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Not hosting an online store

Every e-commerce store must be hosted somewhere. But there is little reason, in 2017, to self-host. In this post, I will explain why.

Self-hosting is where a company acquires physical servers and installs them in its own data center. This could be a spare office or a leased space in another data center. Self-hosting is the original method for ecommerce stores. This is still done by large companies, although it is more rare day by day.

Flexibility vs. responsibility

Self-hosting is the most flexible option because you can do what you want.

Want to use Apple OSX software for your store? You can.

Do you want to chain a bunch of cheap desktop machines into a cluster? You can.

You can do anything with your own servers. This can sometimes be a good thing if you have specialized needs. But this control over all aspects of the servers can be disadvantageous.

You are responsible for all hardware malfunctions, software updates and any other computer or connection problem. Even routine construction work could affect your store if, say, a nearby team accidentally cut an Internet or electrical line.

This happened once, in fact, to a former employer. The power was cut off for the part of the building that included the servers. We ended up installing robust extension cables into the data center to keep the servers running. It was a mess. It was also dangerous. But that's what we had to do to make our site work.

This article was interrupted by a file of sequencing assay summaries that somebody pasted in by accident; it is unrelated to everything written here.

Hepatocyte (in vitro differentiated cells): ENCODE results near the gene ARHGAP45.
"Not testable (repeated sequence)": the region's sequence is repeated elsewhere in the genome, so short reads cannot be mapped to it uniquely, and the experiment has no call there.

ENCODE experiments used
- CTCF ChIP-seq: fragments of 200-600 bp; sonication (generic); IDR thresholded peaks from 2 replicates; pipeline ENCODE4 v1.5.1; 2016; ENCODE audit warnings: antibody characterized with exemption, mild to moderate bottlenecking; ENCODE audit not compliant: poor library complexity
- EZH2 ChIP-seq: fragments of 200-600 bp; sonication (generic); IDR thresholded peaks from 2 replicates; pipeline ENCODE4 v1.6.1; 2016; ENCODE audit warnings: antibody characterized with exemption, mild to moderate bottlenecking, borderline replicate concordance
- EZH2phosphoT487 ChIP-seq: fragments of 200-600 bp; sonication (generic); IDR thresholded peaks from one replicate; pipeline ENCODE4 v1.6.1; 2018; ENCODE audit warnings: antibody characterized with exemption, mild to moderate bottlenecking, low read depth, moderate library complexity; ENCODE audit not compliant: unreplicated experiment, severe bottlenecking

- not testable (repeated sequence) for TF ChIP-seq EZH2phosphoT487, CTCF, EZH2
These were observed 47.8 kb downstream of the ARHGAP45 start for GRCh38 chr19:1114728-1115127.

Another thing to consider with self-hosting is the expense. The purchase (or rental) of servers and equipment can represent a significant investment. Even though daily costs are lower than outsourced hosting options, the initial capital requirements could be prohibitive.

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In addition, with self-hosting, you will need staff or on-site consultants to make everything work. The skills of the developer to keep an ecommerce and functional store are specialized – and expensive.


When you are hosting yourself, you need to make sure you have enough capacity to handle traffic to your site. In practice, this means monitoring your servers so that they operate at 80% or less of their capacity, in order to handle peak traffic without planting the site.

If your company offers major sales, flash sales, or intensive marketing, you will probably need more capacity – perhaps 50% of normal traffic needs – which means buying and maintaining more servers.

You will also need to consider changes in capacity requirements. This is not a static value. You will probably need to add or replace servers. To add a single server, you must:

  • Order it;
  • I shipped it;
  • Physically Established,
  • Install the software
  • Add it to your store configuration.

Deleting a server could be as simple as turning it off. But you would still be out of the down payment. And I've seen orders for new replacement servers take months to complete.

Do not do it

In the era of Amazon Web Services and other affordable cloud hosting options, there is little reason to self-host. Even large companies that can offer stand-alone accommodation move away from it.

A hybrid model in which you do not run the data center – called collocation – also does not make sense for most traders.

In short, the benefit of having physical servers for your online store is not worth the money and the hassle. Do not do it.

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